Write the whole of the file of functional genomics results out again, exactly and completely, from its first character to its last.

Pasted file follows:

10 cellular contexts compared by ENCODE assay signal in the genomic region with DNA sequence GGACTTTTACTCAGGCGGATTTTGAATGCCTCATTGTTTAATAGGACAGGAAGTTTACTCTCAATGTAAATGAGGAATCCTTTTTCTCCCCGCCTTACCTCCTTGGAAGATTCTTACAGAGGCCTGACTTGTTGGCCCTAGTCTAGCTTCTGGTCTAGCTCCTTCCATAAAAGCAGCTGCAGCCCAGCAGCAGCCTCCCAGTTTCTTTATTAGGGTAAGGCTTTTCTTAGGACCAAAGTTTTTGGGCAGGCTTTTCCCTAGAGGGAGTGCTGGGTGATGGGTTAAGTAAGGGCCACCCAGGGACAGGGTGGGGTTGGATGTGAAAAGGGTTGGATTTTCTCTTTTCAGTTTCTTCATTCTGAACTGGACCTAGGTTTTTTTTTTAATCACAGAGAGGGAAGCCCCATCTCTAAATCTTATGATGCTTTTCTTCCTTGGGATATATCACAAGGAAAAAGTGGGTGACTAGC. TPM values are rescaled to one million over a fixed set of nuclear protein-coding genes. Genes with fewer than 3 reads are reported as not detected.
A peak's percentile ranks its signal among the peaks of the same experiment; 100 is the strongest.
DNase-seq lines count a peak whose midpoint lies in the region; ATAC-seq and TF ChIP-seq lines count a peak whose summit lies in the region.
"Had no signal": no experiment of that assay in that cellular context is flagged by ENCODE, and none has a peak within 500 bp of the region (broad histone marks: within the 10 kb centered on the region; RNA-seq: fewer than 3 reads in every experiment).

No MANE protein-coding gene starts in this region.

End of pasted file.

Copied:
10 cellular contexts compared by ENCODE assay signal in the genomic region with DNA sequence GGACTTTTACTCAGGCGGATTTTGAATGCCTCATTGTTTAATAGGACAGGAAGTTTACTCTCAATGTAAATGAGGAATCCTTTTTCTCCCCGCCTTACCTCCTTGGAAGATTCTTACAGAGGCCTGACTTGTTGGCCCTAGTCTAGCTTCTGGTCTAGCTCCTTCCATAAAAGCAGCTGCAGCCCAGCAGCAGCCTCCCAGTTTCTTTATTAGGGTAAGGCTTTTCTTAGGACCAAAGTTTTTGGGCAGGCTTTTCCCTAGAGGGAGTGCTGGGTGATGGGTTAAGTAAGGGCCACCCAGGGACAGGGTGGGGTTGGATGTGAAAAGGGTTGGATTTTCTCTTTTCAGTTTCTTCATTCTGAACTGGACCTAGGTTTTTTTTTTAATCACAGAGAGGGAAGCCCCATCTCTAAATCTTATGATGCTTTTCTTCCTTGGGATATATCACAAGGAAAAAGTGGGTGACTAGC. TPM values are rescaled to one million over a fixed set of nuclear protein-coding genes. Genes with fewer than 3 reads are reported as not detected.
A peak's percentile ranks its signal among the peaks of the same experiment; 100 is the strongest.
DNase-seq lines count a peak whose midpoint lies in the region; ATAC-seq and TF ChIP-seq lines count a peak whose summit lies in the region.
"Had no signal": no experiment of that assay in that cellular context is flagged by ENCODE, and none has a peak within 500 bp of the region (broad histone marks: within the 10 kb centered on the region; RNA-seq: fewer than 3 reads in every experiment).

No MANE protein-coding gene starts in this region.